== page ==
Men's Basketball Season Outlook

Oct. 11, 2002

USC men's basketball in 2002-2003 is not simply undergoing a changing of the guard. Actually, it's a guard and two forwards.

Point guard Brandon Granville, small forward David Bluthenthal and power forward Sam Clancy, their names strewn throughout the USC record books like no other graduating trio before them, have moved on. So, too, have their combined 310 starts in 353 games, their 4,400 points, 1,889 rebounds, 479 steals, 1,037 assists and 10,835 minutes.

But you won't find seventh-year head coach Henry Bibby pouting much as he begins efforts to take the Trojans to their third consecutive NCAA Tournament for the first time in school history.

There's too much to be proud of, too much to build on.

USC is coming off of consecutive 20-win seasons for only the second time in its history, complementing its 24-10 Elite Eight run in 2001 with a 22-10 record in 2002 that included a 12-6 finish in the Pac-10 (tied for second), a finals appearance in the Pac-10 Tournament, a No. 4 seed in the NCAA Tournament and Clancy being crowned Pac-10 Player of the Year.

And as much weight as Clancy, Bluthenthal and Granville carried on their backs last year, USC's underclassmen began to manage their share by season's end. Combine it with a talented three-man junior college recruiting class in which each will challenge for meaningful minutes and Bibby is ready to roll up his sleeves and get back to work.

'It's exciting having all the new guys in and kind of starting all over,' said Bibby, who won his 100th game at USC toward the end of last season and takes a 103-77 record into this year. 'You do a little more when you have new guys in. I'm looking forward to the challenge.'

'I think we can be pretty good. The guys coming back know what we expect from them and what they have to do to be ready. The new guys are highly acclaimed JC players who will be battling alongside the returning guys for a chance to play.'

They will be competing to replace more than half the team's offense and half the team's minutes.

Clancy, drafted in the second round of the 2002 NBA Draft by the Philadelphia 76ers, accounted for much of that. As a 2002 senior, he earned All-America first team and AP, USBWA and Basketball Times All-America second team honors, leading USC in scoring (19.1), rebounding (9.4), field goal percentage (.494) and blocks (1.5) and finishing second in steals (1.8). He left USC as its all-time leading shot-blocker (195), while finishing third in career points (1,657), second in rebounding (839) and fifth in steals (134).

Granville and Bluthenthal both earned All-Pac-10 honorable mention honors last year, averaging 12.5 and 12.3 points, respectively. Granville led USC in assists (5.8) for the fourth consecutive season. He finished as Troy's all-time leader in assists (779), three-pointers (218), steals (229), minutes (4,043) and games played (124). His 1,430 points are the eighth-most ever at USC. Bluthenthal was USC's top three-point shooter for the second consecutive season, making 62-of-153 (.405) and was second in rebounding (7.4). He is third on USC's career three-point chart (171), 10th in rebounds (755), sixth in steals (116) and 12th in scoring (1,313).

Okay, so maybe it won't be that easy to fill those shoes. But Bibby's not backing away from the challenge.

'It'll be different not having those guys there,' said Bibby, who is also replacing little-used reserve shooting guard Gennaro Busterna, who averaged 1.8 points per game. 'But this is college and you have to move on. They took us to another level and now we're going to have to go on without them.'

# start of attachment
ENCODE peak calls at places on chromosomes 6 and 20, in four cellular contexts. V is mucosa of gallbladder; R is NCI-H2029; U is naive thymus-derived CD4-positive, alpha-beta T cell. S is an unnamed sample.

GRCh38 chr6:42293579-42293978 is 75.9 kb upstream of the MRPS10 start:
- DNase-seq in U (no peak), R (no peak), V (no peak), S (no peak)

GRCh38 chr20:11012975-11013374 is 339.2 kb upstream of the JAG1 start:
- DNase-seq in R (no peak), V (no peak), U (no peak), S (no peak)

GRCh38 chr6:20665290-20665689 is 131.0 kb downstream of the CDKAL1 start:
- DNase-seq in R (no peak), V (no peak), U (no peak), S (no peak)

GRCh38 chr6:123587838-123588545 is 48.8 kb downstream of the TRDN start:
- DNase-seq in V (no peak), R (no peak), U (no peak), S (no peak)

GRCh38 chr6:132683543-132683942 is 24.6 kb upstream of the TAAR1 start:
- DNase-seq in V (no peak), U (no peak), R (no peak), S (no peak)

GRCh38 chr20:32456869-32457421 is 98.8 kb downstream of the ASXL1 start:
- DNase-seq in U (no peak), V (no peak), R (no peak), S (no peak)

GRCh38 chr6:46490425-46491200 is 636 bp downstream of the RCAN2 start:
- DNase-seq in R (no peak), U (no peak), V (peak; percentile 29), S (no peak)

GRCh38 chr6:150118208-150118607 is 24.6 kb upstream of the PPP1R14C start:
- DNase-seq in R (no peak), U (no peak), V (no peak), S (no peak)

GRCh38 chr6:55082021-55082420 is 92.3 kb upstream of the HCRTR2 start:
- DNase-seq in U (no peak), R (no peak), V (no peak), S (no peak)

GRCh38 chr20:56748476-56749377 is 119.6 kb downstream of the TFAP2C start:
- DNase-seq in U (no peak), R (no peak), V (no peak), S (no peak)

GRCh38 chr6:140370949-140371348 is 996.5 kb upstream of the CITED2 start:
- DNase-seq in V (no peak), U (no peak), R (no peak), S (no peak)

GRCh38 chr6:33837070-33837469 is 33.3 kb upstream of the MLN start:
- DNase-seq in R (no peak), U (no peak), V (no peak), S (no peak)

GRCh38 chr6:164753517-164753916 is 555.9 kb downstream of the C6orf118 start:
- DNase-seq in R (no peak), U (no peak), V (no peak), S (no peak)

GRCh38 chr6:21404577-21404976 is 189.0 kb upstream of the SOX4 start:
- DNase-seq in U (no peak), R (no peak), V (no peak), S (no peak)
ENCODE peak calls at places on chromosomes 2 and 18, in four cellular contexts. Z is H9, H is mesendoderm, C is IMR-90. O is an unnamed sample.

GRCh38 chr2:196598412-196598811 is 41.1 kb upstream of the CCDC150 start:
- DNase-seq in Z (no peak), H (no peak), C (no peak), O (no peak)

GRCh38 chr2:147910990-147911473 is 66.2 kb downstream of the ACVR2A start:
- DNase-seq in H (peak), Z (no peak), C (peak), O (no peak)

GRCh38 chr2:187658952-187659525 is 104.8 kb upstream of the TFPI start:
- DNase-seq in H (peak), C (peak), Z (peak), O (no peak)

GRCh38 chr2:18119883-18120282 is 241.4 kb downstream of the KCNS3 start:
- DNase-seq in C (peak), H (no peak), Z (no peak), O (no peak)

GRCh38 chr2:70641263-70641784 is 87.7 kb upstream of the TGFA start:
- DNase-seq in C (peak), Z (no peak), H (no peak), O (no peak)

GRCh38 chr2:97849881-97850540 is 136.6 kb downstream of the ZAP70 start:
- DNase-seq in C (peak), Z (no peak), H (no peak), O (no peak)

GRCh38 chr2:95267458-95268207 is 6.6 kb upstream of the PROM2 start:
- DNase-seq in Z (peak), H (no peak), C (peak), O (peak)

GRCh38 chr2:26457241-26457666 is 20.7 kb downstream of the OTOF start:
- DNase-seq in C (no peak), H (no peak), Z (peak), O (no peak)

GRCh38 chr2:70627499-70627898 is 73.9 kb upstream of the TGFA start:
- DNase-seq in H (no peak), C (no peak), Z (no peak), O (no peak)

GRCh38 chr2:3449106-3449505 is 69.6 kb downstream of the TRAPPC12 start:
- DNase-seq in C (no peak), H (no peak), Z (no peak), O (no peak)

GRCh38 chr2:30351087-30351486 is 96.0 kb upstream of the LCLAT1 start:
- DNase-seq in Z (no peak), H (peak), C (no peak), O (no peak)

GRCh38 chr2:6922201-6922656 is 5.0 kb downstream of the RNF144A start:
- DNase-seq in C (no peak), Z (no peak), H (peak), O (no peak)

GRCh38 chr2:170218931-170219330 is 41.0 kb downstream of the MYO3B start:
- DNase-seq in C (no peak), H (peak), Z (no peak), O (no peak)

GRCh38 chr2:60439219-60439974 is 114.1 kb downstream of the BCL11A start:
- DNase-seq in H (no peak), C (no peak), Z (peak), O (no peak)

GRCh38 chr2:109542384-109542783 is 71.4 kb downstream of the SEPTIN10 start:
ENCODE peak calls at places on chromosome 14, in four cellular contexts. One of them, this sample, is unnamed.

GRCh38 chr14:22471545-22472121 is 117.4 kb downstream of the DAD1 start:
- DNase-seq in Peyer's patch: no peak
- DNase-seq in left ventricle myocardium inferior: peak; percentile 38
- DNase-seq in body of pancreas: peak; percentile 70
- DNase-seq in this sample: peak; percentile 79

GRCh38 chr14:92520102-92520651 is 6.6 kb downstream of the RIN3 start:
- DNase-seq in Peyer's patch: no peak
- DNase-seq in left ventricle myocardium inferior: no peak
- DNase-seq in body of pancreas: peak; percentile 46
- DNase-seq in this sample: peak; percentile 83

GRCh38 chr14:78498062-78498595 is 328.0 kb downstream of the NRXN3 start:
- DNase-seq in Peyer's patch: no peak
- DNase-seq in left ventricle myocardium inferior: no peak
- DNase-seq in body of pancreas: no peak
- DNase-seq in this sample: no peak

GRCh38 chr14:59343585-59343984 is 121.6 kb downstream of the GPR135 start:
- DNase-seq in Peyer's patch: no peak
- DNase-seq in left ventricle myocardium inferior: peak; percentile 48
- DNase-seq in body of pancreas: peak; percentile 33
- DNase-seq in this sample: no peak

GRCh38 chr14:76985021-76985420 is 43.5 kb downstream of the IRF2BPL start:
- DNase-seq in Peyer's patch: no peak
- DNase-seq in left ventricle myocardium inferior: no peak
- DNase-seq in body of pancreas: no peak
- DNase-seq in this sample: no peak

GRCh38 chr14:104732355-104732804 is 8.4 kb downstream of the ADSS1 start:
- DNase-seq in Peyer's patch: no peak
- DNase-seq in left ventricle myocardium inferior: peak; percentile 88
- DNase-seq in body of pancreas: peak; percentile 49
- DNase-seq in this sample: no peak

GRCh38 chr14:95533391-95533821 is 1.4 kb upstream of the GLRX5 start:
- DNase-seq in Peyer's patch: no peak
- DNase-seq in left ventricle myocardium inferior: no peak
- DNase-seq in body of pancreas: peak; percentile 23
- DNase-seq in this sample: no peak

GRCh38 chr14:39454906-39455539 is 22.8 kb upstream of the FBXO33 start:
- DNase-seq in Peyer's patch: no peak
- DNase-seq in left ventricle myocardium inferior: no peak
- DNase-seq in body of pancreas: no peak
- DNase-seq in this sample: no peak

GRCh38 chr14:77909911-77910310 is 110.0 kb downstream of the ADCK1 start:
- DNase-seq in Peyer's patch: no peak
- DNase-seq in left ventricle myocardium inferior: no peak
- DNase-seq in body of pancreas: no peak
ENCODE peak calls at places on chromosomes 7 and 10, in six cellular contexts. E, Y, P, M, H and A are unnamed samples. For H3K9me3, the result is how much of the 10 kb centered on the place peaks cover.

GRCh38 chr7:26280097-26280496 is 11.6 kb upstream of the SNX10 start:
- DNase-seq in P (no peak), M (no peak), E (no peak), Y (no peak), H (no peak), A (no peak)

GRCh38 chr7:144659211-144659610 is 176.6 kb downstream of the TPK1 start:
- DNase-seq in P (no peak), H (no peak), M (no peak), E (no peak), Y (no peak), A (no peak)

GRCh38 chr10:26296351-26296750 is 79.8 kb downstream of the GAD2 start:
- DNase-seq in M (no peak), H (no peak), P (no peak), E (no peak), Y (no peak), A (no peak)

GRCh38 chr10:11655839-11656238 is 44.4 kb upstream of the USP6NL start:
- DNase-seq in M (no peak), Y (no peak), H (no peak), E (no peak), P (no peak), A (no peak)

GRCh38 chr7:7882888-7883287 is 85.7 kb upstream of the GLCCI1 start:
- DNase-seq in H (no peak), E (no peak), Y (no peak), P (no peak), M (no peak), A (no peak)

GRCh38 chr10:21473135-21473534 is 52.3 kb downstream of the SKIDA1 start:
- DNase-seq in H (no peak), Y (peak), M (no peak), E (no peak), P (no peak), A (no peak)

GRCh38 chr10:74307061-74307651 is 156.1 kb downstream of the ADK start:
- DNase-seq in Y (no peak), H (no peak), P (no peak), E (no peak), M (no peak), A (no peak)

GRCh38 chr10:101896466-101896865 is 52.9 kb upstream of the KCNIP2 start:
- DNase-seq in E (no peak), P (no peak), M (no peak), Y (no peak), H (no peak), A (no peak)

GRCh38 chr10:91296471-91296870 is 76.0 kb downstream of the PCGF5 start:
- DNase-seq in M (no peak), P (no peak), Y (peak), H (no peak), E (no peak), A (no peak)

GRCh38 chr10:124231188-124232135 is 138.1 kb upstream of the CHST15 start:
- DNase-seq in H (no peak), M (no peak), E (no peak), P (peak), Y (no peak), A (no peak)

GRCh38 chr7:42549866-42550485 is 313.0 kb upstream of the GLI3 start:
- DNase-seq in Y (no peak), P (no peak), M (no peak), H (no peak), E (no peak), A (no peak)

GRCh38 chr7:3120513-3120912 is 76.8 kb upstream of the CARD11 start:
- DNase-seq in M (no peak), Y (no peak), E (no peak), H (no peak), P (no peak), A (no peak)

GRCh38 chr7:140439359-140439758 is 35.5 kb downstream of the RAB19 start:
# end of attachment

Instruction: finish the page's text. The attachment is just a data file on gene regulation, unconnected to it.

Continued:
Leading the charge is a pair of guards who both proved to be worthy torchbearers of USC's basketball future.

Errick Craven, a 6-foot-2, 190-pound sophomore, and Desmon Farmer, a 6-foot-4, 225-pound junior, are the Trojans' top two returning scorers at 11.8 and 9.5 points, respectively.

But they are not alone. USC returns a pair of seniors in crafty 6-foot-1, 185-pound point guard Robert Hutchinson and the ever-improving Kostas Charissis, a 6-foot-11, 260-pound senior center. Both have seen meaningful time and starts in their careers.

Joining them are four second-year players who figure to blossom after a year's experience under their belts: sophomore Derrick Craven, a 6-foot-2, 190-pound point guard who is the identical twin of Errick Craven, 6-foot-11, 240-pound sophomore center Rory O'Neil, 6-foot-7, 200-pound junior forward Jerry Dupree and 6-foot-8, 220-pound sophomore forward Nick Curtis. A fifth second-year player, 6-foot-8, 245-pound forward Gregg Guenther Jr. , a tight end on the football team, will join the team at the end of the football season.

Completing the team is a class of three junior college transfers and one Division I transfer. USC's JUCO newcomers all figure to make an immediate impact in the Pac-10: sophomore Brandon Brooks, a 6-foot-1, 170-pound point guard, junior Jonathan Oliver, a 7-foot, 230-pound center and junior Roydell Smiley, a 6-foot-4, 195-pound guard. The other is Jeff McMillan, a 6-foot-8, 250-pound forward who played the last two years at Fordham and will sit out the 2003 season due to NCAA transfer rules, though he will be able to practice.

As it stands now, however, discussion of this year's squad starts with Errick Craven and Farmer.

Craven, a 2003 Basketball Times Preseason All-America honorable mention pick, started 28 of 32 games as a 2002 freshman, earning All-Pac-10 Freshman first team honors as USC's fourth-leading scorer and third-leading rebounder (4.4). A relentless player on both ends of the court, he became the first freshman to lead the Pac-10 in steals (2.1) since Cal's Jason Kidd in 1993 and his 68 steals were the second-most ever at USC. Craven's 376 points were the most for a USC freshman since Harold Miner had 578 in 1990. He scored a career-high 29 points at Washington State and tied a school record for most three-pointers made without a miss (five) against Rhode Island. He scored in double figures 20 times last year.